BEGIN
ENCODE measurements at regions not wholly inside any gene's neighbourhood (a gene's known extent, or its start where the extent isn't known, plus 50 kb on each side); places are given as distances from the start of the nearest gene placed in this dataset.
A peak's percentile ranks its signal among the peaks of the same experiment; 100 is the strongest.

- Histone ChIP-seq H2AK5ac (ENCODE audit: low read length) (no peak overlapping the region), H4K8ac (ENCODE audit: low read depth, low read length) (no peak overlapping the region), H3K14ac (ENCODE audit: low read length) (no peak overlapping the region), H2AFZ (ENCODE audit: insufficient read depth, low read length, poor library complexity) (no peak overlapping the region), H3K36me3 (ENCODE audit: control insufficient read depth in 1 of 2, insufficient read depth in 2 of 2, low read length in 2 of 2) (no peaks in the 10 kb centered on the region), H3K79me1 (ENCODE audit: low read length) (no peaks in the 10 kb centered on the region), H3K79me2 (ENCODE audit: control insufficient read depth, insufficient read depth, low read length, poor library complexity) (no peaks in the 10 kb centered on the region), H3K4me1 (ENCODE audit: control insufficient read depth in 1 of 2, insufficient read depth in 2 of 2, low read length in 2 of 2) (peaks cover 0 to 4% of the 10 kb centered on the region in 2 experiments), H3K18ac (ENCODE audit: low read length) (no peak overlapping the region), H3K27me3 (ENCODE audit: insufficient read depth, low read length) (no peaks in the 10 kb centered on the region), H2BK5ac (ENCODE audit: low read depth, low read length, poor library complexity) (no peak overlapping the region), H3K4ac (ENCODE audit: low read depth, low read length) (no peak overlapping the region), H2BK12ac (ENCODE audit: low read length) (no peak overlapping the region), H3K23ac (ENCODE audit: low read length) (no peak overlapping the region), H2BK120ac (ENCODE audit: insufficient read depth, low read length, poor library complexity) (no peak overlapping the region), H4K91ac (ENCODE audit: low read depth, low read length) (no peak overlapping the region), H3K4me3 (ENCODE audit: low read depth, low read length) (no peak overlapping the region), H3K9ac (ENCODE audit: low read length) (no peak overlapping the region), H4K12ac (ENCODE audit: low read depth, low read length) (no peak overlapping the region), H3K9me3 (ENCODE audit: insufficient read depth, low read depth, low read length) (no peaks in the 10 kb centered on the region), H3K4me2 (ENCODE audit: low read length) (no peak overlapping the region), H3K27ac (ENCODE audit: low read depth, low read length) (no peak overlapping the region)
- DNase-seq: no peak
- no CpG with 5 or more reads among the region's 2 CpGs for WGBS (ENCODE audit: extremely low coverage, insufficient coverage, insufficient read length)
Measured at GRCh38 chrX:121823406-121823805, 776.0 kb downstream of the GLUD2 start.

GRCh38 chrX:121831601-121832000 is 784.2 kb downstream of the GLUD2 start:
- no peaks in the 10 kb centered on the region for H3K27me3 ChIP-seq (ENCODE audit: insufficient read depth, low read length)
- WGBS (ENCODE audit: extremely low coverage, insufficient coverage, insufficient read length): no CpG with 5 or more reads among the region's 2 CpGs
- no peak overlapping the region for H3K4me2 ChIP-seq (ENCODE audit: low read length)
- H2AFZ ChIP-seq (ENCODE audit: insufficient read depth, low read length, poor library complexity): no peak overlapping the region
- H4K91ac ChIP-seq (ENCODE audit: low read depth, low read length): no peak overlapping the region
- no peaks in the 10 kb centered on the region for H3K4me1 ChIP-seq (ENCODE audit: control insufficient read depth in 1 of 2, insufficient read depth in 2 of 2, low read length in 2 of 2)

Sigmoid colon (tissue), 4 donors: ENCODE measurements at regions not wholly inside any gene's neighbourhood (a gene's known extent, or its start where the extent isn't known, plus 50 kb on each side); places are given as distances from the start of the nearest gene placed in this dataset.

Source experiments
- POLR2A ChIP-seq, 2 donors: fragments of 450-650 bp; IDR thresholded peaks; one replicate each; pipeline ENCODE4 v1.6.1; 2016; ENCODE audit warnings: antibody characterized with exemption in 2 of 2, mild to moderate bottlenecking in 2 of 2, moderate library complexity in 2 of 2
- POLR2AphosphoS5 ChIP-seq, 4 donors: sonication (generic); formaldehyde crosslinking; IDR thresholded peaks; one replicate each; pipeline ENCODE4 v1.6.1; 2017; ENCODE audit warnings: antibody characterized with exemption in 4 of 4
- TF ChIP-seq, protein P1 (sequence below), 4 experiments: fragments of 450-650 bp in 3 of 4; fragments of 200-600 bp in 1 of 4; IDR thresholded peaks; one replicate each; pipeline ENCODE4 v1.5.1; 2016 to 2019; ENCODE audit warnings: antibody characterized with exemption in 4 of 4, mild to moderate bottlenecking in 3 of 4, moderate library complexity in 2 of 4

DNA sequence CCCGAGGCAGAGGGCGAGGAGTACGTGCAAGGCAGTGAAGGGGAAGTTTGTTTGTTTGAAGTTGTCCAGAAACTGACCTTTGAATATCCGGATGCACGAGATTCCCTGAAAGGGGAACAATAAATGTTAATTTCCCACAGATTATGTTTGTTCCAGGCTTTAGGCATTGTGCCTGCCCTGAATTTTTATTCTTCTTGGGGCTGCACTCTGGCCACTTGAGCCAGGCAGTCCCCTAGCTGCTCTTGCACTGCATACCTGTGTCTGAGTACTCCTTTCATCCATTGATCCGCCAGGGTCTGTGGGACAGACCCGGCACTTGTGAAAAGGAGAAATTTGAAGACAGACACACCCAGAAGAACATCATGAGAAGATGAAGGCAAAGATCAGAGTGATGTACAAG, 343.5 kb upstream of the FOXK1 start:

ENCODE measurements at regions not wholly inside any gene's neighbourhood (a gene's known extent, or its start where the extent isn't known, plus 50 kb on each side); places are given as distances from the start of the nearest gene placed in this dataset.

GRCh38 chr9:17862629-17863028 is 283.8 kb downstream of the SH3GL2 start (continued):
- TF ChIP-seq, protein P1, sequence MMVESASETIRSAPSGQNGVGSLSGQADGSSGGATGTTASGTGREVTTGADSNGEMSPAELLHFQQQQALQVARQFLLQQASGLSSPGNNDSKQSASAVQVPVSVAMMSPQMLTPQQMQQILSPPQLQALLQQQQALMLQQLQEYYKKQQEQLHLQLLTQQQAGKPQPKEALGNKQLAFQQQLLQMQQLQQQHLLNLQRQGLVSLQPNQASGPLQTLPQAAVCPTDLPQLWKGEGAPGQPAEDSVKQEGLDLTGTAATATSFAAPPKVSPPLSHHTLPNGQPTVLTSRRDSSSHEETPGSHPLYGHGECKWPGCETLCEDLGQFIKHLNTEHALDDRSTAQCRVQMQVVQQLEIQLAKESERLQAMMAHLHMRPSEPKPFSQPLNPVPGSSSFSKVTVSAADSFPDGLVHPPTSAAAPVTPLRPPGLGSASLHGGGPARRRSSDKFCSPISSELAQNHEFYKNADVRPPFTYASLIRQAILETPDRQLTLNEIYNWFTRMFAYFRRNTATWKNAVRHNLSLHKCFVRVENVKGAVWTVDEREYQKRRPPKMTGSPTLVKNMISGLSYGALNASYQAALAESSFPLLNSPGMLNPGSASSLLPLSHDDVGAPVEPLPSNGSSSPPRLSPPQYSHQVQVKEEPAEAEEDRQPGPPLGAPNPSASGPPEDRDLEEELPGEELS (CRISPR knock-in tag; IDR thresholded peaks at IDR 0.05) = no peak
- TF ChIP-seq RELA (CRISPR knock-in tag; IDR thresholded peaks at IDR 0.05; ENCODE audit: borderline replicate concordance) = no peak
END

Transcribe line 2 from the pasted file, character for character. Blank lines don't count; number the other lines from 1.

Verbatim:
A peak's percentile ranks its signal among the peaks of the same experiment; 100 is the strongest.